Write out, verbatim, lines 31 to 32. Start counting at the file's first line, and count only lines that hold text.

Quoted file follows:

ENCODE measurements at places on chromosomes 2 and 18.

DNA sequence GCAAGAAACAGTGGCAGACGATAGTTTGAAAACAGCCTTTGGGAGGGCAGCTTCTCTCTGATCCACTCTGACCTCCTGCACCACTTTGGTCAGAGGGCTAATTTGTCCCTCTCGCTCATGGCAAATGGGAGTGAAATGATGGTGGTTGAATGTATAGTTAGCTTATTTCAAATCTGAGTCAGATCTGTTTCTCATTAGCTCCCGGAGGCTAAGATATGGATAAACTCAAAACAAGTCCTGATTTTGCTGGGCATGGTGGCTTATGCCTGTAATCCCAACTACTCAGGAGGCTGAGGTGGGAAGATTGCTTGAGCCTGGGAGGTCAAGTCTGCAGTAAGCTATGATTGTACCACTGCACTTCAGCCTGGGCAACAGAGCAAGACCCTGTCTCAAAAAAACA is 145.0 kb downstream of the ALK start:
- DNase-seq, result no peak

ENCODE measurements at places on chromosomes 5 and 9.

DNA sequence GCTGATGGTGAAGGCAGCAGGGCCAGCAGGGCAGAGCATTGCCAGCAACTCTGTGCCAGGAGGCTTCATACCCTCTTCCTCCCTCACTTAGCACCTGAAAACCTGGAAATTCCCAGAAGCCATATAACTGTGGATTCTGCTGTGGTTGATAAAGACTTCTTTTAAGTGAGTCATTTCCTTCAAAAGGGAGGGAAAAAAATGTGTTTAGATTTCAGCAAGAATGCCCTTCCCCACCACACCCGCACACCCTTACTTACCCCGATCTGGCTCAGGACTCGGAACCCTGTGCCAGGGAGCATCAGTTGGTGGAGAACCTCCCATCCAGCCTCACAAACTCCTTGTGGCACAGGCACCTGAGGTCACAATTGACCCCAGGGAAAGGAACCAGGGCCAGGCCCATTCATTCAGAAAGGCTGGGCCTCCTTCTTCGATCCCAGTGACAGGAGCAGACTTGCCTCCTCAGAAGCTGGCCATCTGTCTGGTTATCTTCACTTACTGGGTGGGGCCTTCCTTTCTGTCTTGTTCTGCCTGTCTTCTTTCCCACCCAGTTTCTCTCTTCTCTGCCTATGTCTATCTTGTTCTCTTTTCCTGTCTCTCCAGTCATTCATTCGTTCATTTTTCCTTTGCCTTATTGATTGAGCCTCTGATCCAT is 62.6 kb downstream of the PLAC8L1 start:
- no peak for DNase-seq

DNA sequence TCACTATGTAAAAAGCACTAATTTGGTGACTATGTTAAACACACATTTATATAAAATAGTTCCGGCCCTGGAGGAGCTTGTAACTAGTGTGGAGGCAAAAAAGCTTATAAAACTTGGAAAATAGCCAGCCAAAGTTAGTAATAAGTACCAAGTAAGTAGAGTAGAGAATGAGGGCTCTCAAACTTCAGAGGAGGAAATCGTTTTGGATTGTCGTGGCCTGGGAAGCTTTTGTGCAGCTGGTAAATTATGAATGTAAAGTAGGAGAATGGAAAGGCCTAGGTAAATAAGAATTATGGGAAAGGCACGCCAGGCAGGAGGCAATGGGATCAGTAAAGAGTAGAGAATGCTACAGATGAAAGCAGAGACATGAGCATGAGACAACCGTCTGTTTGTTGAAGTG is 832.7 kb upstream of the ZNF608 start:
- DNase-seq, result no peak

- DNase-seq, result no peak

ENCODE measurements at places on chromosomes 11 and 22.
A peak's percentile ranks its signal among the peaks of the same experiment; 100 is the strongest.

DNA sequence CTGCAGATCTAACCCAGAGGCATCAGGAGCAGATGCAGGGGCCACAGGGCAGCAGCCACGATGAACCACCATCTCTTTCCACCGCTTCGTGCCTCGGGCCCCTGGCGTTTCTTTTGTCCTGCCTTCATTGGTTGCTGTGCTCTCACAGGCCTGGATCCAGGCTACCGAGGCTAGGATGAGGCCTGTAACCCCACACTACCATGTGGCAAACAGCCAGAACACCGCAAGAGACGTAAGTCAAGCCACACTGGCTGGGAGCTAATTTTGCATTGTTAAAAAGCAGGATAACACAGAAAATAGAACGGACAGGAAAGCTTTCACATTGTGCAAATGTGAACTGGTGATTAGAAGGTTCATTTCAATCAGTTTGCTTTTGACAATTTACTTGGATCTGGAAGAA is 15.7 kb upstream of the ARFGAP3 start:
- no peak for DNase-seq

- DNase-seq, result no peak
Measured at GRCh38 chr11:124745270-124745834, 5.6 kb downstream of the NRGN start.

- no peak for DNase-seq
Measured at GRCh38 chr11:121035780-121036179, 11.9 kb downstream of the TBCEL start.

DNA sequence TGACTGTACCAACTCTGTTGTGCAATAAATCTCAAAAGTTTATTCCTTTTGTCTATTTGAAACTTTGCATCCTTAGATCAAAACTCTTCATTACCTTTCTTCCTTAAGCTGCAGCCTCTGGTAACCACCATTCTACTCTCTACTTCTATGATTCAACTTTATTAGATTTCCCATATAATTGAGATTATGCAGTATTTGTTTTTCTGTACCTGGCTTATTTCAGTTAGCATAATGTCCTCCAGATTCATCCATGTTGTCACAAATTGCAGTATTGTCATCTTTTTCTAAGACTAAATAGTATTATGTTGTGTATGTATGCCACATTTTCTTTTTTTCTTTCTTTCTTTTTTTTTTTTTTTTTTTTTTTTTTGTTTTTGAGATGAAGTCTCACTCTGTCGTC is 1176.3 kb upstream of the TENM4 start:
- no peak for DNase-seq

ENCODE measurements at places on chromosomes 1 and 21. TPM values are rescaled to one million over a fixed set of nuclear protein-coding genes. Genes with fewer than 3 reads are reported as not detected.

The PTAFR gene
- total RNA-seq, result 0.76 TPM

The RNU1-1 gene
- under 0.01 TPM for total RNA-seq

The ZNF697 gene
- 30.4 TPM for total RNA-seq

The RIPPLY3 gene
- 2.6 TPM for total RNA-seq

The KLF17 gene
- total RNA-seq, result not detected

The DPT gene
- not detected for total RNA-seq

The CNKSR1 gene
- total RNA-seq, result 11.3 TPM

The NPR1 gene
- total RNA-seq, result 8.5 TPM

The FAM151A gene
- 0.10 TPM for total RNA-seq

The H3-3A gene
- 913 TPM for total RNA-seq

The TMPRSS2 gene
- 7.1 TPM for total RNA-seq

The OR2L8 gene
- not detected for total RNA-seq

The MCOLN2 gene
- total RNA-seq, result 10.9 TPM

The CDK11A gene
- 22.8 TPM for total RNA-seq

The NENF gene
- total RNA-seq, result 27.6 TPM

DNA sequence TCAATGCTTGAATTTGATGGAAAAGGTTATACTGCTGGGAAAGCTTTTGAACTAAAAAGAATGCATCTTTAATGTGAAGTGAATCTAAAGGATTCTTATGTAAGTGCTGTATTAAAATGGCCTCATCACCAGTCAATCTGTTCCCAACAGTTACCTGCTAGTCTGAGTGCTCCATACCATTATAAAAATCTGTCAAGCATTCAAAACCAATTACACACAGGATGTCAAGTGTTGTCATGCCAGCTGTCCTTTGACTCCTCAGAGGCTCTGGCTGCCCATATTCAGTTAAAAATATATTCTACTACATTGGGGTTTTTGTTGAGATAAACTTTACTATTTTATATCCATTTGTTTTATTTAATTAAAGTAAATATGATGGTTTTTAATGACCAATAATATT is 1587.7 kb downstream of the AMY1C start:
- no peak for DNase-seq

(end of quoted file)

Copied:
The DPT gene
- not detected for total RNA-seq